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Why polar bears became an icon of climate change.

Climate Change: Evidence, Facts, News & Resources

"Climate change is a large-scale, long-term shift in the planet's weather patterns or average temperature." - Met Office, 2015.

CLIMATE CHANGE includes both the global warming driven by human emissions of greenhouse gases, and the resulting large-scale shifts in weather patterns. Though there have been previous periods of climatic change, since the mid-20th century the rate of human impact on Earth's climate system and the global scale of that impact have been unprecedented.

That human activity has caused climate change is not disputed by any scientific body of national or international standing. The largest driver has been the emission of greenhouse gases, of which more than 90% are carbon dioxide (CO2) and methane. Fossil fuel burning for energy consumption is the main source of these emissions, with additional contributions from agriculture, deforestation, and industrial processes. Temperature rise is accelerated or tempered by climate feedbacks, such as loss of sunlight-reflecting snow and ice cover, increased water vapour (a greenhouse gas itself), and changes to land and ocean carbon sinks.

Because land surfaces heat faster than ocean surfaces, deserts are expanding and heat waves and wildfires are more common. Surface temperature rise is greatest in the Arctic, where it has contributed to melting permafrost, and the retreat of glaciers and sea ice. Increasing atmospheric energy and rates of evaporation cause more intense storms and weather extremes, which damage infrastructure and agriculture. Rising temperatures are limiting ocean productivity and harming fish stocks in most parts of the globe. Current and anticipated effects from undernutrition, heat stress and disease have led the World Health Organization to declare climate change the greatest threat to global health in the 21st century. Environmental effects include the extinction or relocation of many species as their ecosystems change, most immediately in coral reefs, mountains, and the Arctic. Even if efforts to minimize future warming are successful, some effects will continue for centuries, including rising sea levels, rising ocean temperatures, and ocean acidification from elevated levels of CO2.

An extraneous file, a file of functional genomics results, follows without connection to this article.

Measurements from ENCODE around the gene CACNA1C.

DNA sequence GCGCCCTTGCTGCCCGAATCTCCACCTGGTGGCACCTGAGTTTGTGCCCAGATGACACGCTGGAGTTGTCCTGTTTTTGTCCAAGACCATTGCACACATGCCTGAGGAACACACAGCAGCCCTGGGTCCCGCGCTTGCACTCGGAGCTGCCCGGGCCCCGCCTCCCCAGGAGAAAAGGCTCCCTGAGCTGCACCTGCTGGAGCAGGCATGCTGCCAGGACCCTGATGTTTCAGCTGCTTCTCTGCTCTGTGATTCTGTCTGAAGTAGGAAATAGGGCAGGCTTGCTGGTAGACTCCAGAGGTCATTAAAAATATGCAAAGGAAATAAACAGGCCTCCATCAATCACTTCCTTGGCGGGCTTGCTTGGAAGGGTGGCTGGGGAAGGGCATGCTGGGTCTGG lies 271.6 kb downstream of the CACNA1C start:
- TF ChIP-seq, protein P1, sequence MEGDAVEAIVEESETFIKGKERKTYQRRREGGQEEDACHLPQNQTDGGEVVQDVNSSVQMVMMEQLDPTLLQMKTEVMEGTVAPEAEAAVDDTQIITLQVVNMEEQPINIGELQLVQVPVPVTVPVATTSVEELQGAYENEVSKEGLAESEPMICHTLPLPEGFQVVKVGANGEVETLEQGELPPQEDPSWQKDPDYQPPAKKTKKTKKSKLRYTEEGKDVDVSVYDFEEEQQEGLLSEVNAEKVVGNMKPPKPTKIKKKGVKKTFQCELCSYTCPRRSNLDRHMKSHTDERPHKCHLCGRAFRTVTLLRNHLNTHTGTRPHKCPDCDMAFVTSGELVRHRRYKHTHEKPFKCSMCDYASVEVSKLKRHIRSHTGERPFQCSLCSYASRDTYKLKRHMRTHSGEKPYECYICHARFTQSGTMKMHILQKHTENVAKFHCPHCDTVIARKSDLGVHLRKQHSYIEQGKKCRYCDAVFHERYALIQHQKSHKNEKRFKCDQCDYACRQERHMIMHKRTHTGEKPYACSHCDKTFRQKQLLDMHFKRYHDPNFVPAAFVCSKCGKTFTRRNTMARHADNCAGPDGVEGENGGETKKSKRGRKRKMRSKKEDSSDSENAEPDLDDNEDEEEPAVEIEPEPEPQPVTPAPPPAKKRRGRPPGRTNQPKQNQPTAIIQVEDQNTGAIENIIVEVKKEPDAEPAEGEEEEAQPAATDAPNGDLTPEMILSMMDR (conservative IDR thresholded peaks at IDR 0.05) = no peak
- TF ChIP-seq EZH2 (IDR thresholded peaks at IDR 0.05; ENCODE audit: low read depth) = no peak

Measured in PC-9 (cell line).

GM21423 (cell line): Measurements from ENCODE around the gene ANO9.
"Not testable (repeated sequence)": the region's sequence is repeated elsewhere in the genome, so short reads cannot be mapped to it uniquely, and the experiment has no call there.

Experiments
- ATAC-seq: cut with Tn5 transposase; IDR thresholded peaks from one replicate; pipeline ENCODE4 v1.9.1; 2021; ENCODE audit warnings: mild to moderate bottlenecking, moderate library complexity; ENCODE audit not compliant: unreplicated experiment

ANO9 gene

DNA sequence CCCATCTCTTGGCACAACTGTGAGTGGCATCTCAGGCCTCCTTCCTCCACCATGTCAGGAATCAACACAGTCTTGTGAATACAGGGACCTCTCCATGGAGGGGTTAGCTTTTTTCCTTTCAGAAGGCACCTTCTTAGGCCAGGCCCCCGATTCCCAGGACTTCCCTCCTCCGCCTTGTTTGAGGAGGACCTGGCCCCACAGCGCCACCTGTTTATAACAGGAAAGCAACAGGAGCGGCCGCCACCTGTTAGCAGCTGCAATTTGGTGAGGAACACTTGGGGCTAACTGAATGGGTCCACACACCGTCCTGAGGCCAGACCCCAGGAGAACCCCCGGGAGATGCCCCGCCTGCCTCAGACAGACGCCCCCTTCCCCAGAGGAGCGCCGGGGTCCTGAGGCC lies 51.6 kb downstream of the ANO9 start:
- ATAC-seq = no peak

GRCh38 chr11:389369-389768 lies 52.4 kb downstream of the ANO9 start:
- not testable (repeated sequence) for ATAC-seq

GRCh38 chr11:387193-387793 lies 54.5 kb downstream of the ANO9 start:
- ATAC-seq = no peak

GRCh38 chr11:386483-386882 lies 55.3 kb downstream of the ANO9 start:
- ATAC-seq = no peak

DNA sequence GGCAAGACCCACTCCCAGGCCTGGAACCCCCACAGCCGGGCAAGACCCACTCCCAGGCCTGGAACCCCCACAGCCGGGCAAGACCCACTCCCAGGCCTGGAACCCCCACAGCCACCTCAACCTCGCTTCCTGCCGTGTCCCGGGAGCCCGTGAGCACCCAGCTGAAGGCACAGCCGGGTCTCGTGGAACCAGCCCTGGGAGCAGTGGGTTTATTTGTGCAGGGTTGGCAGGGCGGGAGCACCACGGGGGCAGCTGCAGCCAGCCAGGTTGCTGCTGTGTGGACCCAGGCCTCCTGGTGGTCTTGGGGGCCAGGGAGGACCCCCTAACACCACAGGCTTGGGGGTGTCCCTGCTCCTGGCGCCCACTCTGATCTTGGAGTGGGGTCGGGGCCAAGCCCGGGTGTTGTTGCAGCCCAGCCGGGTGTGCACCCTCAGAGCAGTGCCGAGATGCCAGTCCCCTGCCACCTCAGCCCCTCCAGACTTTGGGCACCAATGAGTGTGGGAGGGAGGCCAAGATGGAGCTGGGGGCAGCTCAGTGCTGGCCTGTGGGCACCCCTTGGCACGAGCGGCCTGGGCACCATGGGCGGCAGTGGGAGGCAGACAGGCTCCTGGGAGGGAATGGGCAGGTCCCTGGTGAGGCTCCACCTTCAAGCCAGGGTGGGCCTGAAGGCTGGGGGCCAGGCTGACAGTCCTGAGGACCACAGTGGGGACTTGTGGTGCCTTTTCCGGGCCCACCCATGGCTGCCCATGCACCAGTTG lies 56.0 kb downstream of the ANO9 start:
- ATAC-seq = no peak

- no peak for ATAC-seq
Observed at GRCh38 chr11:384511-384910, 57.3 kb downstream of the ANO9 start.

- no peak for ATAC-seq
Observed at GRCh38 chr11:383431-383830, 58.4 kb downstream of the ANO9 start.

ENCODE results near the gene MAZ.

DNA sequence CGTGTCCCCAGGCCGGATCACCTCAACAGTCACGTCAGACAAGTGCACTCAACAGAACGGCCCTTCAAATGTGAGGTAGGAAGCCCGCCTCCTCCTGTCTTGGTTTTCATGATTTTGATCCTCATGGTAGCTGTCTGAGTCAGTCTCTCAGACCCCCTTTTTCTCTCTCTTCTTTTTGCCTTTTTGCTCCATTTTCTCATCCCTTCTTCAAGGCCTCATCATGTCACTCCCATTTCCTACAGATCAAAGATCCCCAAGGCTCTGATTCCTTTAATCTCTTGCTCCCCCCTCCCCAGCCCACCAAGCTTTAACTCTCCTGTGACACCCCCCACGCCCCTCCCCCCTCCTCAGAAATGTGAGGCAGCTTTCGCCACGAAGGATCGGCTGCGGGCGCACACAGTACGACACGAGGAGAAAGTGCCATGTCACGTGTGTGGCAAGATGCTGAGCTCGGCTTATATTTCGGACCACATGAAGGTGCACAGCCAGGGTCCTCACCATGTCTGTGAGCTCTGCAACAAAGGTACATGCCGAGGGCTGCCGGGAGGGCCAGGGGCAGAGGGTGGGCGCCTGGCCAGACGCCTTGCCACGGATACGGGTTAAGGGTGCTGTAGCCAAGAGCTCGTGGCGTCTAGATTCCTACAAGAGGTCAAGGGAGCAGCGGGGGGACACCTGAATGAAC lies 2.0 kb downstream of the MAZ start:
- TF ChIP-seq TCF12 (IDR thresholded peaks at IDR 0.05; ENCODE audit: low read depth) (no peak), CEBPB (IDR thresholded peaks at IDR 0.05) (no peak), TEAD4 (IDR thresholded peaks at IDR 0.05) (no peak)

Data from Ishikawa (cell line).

Many of these effects are already observed at the current level of warming, which is about 1.1 °C (2.0 °F). The Intergovernmental Panel on Climate Change (IPCC) has issued a series of reports that project significant increases in these impacts as warming continues to 1.5 °C (2.7 °F) and beyond. Under the Paris Agreement, nations agreed to keep warming "well under 2.0 °C (3.6 °F)" by reducing greenhouse gas emissions. However, under those pledges, global warming would reach about 2.8 °C (5.0 °F) by the end of the century, and current policies will result in about 3.0 °C (5.4 °F) of warming. Limiting warming to 1.5 °C (2.7 °F) would require halving emissions by 2030, then reaching near-zero levels by 2050.

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